Have book, will travel. (Photo: Thinkstock)
As the owner of a travel bookstore, I am often asked what books to take on a road trip. Readers want something new and offbeat. Besides being a great read, the books should encompass what inspires an American road trip: love, adventure, family, the need for exploration, and most important, a sense of place. These 10 books have one or all of these elements so throw your choice in the back seat, pack your bags, and hit the road.
Lucky Us by Amy Bloom
Dynamic duo Iris and Eva, in search of a more exciting life, travel through 1940s America from Ohio to dazzling Hollywood. A top book for 2014, Lucky Us spins magic and theater while moving through the dangers of family life. A gossip-column scandal, a glamorous make-up man, a cross-country road trip, a thief, and an accused spy are just a few of the twists and turns that surprise and delight in this kaleidoscopic novel.
Telegraph Avenue by Michael Chabon
The Sixties put Berkeley on the map but Chabon’s Telegraph Avenue portrays the essence of the Seventies with blaxploitation film fanatics, vinyl records, and a cast of characters that epitomize the spirit of the East Bay. Luckily for fans of the novel, not much has changed. Take a “trip” to the eclectic side of the Bay and discover the place that gave birth to Amoeba Records, California cuisine, and Your Black Muslim Bakery.
The Round House by Louise Erdrich
Erdrich’s masterful coming of age novel set on a North Dakota reservation is an intense account of the struggles Native Americans face as a sovereign nation. The father-and-son story features one of the most memorable teenage characters in literature. The reader is immediately put into that environment and is desperate to help — even though the child can only help himself.
The Peripheral by William Gibson
Gibson’s cyberpunk doesn’t usually inspire road travel as much as the need for a private airplane, as he bounces around the globe from Brussels to Tokyo to Vancouver to whatever hotspot catches his fancy. But he conjures perfectly the zeitgeist of modern travel, namely — the world is a gigantic exciting place, how can one possibly see it all? This thriller of time travel and corruption will make you want to bum around backroads Virginia in a pickup truck, while simultaneously making you wish you were in London wearing the perfect black Prada suit.
Three Kinds of Motion: Jack Kerouac, Jackson Pollock, and the Making of the American Highway by Riley Hanick
Essayist Hanick weaves the effects of Kerouac, the iconic On the Road author, and Pollock, the Abstract Expressionist paint splatterer, on his small Iowa town when their two exhibits coincide at the local museum. Then when flood waters rise, he expertly juxtaposes those stories with President Eisenhower’s creation of the national highway system. A feat of writing that perfectly captures that moment in the Fifties when road trips became reality for the common man.
Madam: A Novel of New Orleans by Cari Lynn & Kellie Martin
New Orleans is the city that lures travelers with its sensuous food and rich history. Madam, a novel based on the life of notorious brothel proprietor Josie Arlington, brings turn of the century New Orleans to life. Storyville, the red light district created from an attempt to squash such devious behavior, becomes Arlington’s domain. Filled with jazz, voodoo, champagne, well-researched historical characters, and of course sex, this book will tempt readers to head to the Crescent City to rediscover its past.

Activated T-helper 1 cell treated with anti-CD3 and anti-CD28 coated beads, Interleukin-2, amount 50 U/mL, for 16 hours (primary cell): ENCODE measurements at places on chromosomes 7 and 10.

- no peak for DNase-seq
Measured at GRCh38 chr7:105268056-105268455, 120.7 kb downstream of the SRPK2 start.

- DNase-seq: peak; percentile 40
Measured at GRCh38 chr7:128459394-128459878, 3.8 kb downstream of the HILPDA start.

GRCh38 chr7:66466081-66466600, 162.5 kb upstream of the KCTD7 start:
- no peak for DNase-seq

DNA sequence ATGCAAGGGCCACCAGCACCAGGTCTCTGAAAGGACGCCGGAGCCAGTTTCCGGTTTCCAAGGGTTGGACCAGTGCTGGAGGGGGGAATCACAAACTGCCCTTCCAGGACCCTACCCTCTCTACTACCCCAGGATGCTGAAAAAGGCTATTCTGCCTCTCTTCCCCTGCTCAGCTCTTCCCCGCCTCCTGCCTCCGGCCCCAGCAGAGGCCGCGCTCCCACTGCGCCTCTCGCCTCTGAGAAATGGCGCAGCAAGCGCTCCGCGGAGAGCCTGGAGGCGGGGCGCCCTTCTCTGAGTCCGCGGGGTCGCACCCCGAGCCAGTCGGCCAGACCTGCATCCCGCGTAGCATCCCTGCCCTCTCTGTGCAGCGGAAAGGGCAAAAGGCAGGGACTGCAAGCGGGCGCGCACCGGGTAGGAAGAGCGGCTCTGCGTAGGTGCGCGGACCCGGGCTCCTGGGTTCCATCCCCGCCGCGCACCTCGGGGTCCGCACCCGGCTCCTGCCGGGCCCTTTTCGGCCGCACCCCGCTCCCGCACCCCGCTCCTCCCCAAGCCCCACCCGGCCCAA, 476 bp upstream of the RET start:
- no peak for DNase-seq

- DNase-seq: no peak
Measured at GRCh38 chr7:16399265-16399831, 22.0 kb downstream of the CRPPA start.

The Do Nothing by Brannon Perkison
Nothing says “road trip” like an escape from the law. In this award-winning debut novel, John Sharpe has possibly killed his father and has to go on the lam. Filled with adventure, memorable characters, and a sheriff who keeps showing up at the wrong time, this journey makes rural East Texas leap off the page. Sharpe dodges mysterious women and his own past on the way to the exciting conclusion.
(Grand Central Publishing)
The Autumn Balloon by Kenny Porpora
Long Island’s wealthy have inspired many notable novels — The Great Gatsby, to name one — but what about the regular families who live there? The Autumn Balloon is a memoir about a family filled with addiction and a son’s rise above the despair. Every autumn, Kenny Porpora would take part in his mother’s ritual of scribbling the names of family members lost to addiction on balloons and releasing them into the air. An addict herself, she moves the family from Long Island to Arizona in an attempt to start fresh. The author manages to extricate himself from the madness and escape to the Ivy League.
Nothing Gold Can Stay by Ron Rash
The subtle beauty of Appalachia is derived not just from its landscape but from the spirit of its people. Rash has spent his career painting these stories through poetry and language while bringing his beloved home of Western North Carolina to life. Readers are swept away into the winding roads and misty mountains with seemingly simple characters whose journeys reveal heart-wrenching depth. It’s impossible not to be drawn to this area when reading Rash’s prose. A drive from Asheville to Highlands is the perfect accompaniment to this book.
(Farrar, Straus and Giroux)
Carsick by John Waters
The icon of offbeat indie cinema hitchhikes from his house in Baltimore to his house in San Francisco. So uncertain is he of the outcome that he writes the trip three times, guessing the best and worst that could happen, followed by the actual trip itself. Always amusing and often hilarious, Carsick is the perfect audiobook for that long drive. Mr. Waters reads it himself.
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